The Systematic Decimation of Higher Education in India and the UK

Why can’t the two countries, currently faced with widespread academic protests, learn from their pasts instead of making the mistake of pushing for privatisation?

New Delhi, April 05, 2018: India and the United Kingdom have been beset with protests by academic staff and students in universities. These protests, though varying in their specificities, have more in common than differences – both have to do with the privatisation of education.

Until recently, students in the UK didn’t have to pay fees to enrol in higher education. This was was slowly changed from 1998 on under a Labour government, with the final blow coming in 2010 when fees were nearly tripled based on the Browne review. In India, it all began with the Manmohan Singh-led UPA I government agreeing to bring education on the table in 2005 during the Doha round of WTO-GATS negotiations, and the death knell was sounded with  Prime Minister Narendra Modi signing the agreement in Nairobi on December 2017 according to

In the UK, the employers’ body – Universities United Kingdom (UUK) – has sought to reduce the assured pension by a significant margin, making the job of an academic precarious at best, with a post retirement life where one may have to make do with less than the minimum living wage. The disavowal of education as a public good and a fundamental right is slowly being accepted as policy by successive governments in India and the UK.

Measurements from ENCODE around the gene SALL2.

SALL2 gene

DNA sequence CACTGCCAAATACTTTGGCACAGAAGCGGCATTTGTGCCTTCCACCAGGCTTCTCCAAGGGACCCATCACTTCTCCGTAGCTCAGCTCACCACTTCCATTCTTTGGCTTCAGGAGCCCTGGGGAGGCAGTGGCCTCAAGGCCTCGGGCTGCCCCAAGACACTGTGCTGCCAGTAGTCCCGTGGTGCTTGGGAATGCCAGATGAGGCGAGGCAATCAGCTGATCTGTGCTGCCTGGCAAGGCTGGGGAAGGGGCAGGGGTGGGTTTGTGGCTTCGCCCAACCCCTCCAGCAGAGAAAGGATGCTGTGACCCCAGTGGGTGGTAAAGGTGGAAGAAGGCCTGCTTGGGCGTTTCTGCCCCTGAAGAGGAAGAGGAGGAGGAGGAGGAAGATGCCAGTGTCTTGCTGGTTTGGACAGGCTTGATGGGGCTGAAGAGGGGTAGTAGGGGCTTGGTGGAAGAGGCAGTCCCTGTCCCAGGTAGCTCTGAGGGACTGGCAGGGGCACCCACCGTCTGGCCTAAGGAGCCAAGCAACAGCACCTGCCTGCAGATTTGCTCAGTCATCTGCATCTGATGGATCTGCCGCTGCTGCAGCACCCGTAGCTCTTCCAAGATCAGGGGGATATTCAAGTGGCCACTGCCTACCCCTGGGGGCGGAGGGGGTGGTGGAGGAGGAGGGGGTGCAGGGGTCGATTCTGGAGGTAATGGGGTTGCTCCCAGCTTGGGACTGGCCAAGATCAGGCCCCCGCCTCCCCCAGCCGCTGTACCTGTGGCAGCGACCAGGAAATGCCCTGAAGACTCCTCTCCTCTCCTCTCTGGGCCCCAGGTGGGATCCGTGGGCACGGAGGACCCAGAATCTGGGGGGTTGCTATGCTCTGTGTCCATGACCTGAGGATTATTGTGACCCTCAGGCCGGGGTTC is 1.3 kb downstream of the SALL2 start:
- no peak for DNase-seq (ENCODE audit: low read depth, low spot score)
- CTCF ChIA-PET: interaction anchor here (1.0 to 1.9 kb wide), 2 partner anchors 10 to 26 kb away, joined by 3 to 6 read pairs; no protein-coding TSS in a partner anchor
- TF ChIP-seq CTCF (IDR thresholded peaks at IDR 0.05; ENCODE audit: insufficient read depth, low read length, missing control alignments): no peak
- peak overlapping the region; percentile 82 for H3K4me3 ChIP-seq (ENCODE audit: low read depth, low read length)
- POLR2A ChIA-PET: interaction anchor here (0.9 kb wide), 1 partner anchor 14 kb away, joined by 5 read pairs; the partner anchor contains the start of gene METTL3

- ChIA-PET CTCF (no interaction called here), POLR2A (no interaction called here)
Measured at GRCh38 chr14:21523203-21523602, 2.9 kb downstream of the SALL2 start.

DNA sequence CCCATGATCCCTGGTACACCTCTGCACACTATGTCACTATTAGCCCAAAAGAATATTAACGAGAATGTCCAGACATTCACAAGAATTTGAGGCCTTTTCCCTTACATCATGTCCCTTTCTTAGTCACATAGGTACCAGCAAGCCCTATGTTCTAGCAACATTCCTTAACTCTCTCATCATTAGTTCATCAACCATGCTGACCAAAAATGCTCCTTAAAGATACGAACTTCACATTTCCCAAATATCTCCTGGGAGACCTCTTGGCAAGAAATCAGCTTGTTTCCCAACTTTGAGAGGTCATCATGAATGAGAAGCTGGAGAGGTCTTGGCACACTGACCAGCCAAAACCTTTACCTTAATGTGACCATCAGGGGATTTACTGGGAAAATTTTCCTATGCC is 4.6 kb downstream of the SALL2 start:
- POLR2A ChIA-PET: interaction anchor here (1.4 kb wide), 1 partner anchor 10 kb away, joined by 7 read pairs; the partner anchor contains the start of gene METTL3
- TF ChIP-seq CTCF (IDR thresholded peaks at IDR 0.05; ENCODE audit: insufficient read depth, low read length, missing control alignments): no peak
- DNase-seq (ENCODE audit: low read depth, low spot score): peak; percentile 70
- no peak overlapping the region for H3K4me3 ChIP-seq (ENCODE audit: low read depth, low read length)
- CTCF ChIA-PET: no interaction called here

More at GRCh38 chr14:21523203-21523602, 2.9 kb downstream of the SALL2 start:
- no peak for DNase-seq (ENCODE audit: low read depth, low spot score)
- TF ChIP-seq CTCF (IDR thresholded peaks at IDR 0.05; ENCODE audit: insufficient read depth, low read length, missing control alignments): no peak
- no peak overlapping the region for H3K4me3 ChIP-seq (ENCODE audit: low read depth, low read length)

The University and College Union (UCU) in the UK and various student and teachers’ unions all over India have stood up against this commercialisation. But are the governments listening?

In India, there have been intermittent protests by students and teachers right since the days of the UPA government led by Manmohan Singh. In 2015, the occupy UGC (University Grants Commission) movements were led by students at the Jawaharlal Nehru University (JNU), Delhi. Since then, the retribution has been swift and consistent. It all began on the fateful night of February 9, 2016, when it was alleged that “anti-national” slogans calling for the balkanisation of India were being raised inside JNU. The media created a furore and there was a lot of public outcry. Later, many of the videos of the event were found to be doctored. Some of the cases are still sub judice.

Since then, the administration and the students have had repeat run-ins, most recently over the administration’s refusal to suspend a professor of the School of Life Sciences against whom eight people have lodged FIRs of harassment. The teachers and students recently took to the streets against the attempt at ushering in privatisation in the garb of granting financial autonomy to 62 higher educational institutions, including JNU, and were beaten mercilessly by the Delhi police. Oxbridge institutions in the UK have been accused of trying to dilute the defined pension scheme to reduce their own financial expenditure towards the same. The UUK negotiators have refused to relent.